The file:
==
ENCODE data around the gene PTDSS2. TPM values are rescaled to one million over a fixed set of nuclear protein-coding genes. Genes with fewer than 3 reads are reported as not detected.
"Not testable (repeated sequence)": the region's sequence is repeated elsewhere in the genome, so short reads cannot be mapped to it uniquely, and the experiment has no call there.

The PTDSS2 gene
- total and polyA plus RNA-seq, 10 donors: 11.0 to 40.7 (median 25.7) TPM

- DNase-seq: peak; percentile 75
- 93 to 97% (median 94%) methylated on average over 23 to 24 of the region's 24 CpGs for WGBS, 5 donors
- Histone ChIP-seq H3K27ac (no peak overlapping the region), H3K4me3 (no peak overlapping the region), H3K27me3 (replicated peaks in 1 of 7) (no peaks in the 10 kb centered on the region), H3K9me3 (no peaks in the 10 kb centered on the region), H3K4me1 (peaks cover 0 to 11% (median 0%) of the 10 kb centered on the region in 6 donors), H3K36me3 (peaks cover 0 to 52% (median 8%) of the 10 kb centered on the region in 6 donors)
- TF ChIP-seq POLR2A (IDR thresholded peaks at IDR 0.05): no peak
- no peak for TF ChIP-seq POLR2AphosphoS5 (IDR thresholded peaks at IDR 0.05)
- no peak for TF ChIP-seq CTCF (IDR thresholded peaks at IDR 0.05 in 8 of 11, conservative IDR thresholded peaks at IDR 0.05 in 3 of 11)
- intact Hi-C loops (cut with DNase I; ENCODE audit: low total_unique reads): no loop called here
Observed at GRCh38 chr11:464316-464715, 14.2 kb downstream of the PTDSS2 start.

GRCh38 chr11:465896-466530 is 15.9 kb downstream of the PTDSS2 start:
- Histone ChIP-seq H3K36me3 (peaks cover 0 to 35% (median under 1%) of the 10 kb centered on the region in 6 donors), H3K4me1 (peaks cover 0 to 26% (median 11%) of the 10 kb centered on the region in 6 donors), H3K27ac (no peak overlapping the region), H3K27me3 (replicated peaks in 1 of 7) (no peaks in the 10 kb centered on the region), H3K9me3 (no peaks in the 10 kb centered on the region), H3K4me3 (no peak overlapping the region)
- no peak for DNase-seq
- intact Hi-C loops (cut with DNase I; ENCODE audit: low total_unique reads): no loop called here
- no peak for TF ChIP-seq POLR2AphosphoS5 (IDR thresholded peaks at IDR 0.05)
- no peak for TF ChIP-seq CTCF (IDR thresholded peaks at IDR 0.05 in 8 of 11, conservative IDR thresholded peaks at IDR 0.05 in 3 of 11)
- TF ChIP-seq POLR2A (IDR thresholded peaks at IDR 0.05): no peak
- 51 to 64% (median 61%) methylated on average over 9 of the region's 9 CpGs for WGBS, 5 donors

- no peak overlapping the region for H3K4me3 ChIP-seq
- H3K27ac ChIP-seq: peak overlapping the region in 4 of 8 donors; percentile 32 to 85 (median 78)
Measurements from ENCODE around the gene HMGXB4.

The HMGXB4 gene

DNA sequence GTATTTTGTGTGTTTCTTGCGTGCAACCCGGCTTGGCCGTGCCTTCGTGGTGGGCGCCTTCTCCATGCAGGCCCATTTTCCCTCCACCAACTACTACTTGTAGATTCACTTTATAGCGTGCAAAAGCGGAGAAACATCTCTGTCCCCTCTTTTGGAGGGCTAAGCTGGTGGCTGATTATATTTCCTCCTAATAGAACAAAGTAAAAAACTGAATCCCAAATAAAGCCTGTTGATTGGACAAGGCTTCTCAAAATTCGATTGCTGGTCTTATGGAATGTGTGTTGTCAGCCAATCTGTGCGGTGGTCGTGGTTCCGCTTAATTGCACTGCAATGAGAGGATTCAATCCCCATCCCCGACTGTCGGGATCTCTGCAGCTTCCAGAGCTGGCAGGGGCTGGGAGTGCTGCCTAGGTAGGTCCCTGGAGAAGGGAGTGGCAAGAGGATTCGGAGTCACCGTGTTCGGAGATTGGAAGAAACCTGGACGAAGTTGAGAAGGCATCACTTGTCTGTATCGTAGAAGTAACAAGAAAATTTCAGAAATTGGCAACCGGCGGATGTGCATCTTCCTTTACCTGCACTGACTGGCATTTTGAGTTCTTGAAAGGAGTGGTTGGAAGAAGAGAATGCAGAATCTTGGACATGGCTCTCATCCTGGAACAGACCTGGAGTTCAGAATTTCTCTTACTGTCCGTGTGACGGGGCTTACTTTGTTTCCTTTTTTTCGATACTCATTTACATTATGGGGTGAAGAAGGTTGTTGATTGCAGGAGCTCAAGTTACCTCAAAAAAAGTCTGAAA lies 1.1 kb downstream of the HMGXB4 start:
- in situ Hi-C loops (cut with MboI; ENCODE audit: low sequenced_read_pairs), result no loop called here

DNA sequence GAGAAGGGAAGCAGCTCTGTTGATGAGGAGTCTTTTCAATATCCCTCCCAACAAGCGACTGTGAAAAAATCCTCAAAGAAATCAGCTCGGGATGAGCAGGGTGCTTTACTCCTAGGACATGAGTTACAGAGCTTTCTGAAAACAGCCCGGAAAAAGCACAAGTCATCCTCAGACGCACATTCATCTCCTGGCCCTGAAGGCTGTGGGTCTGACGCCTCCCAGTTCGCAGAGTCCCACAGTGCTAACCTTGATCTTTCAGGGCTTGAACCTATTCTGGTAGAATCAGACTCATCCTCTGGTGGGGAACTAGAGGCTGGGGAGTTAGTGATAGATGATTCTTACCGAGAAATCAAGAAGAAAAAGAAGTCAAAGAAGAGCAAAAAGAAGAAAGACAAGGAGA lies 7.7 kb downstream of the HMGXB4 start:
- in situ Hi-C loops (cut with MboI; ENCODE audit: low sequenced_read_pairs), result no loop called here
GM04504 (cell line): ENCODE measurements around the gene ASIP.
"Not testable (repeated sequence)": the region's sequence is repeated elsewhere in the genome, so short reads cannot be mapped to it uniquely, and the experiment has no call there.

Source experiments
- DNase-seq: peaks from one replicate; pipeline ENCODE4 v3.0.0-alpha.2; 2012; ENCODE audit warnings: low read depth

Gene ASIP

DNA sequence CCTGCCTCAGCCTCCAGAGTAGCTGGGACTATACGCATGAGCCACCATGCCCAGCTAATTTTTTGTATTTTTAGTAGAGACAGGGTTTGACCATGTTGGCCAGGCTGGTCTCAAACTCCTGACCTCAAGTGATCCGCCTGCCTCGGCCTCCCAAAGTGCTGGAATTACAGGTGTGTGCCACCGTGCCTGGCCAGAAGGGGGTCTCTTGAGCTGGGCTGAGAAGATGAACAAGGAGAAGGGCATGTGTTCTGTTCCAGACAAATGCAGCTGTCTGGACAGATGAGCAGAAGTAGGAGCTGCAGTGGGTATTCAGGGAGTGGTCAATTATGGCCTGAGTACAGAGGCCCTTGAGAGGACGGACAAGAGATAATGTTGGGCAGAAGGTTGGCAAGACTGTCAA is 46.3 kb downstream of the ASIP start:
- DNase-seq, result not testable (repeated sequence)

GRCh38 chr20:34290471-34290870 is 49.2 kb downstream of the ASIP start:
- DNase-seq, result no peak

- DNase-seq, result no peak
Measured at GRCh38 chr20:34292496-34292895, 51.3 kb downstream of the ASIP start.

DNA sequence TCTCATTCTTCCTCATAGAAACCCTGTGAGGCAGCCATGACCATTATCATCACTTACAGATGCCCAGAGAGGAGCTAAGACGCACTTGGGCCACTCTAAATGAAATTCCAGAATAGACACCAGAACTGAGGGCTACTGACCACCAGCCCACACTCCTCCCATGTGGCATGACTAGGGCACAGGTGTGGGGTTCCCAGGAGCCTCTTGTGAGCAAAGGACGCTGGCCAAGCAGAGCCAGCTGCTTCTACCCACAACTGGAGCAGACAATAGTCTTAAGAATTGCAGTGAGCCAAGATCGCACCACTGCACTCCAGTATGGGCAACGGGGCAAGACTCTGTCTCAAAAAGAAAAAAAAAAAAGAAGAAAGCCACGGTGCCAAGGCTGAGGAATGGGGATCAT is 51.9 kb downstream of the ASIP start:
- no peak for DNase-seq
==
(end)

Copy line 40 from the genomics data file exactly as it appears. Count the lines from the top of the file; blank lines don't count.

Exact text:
DNA sequence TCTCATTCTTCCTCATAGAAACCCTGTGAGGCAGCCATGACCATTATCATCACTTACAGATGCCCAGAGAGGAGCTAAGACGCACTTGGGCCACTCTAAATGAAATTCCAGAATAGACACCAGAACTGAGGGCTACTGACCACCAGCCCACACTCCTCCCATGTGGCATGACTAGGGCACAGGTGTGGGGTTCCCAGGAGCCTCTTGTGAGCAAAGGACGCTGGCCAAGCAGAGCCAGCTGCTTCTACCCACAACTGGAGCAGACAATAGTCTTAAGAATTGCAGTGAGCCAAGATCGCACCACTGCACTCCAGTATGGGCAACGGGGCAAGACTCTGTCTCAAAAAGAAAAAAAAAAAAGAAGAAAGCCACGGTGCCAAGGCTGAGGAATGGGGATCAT is 51.9 kb downstream of the ASIP start: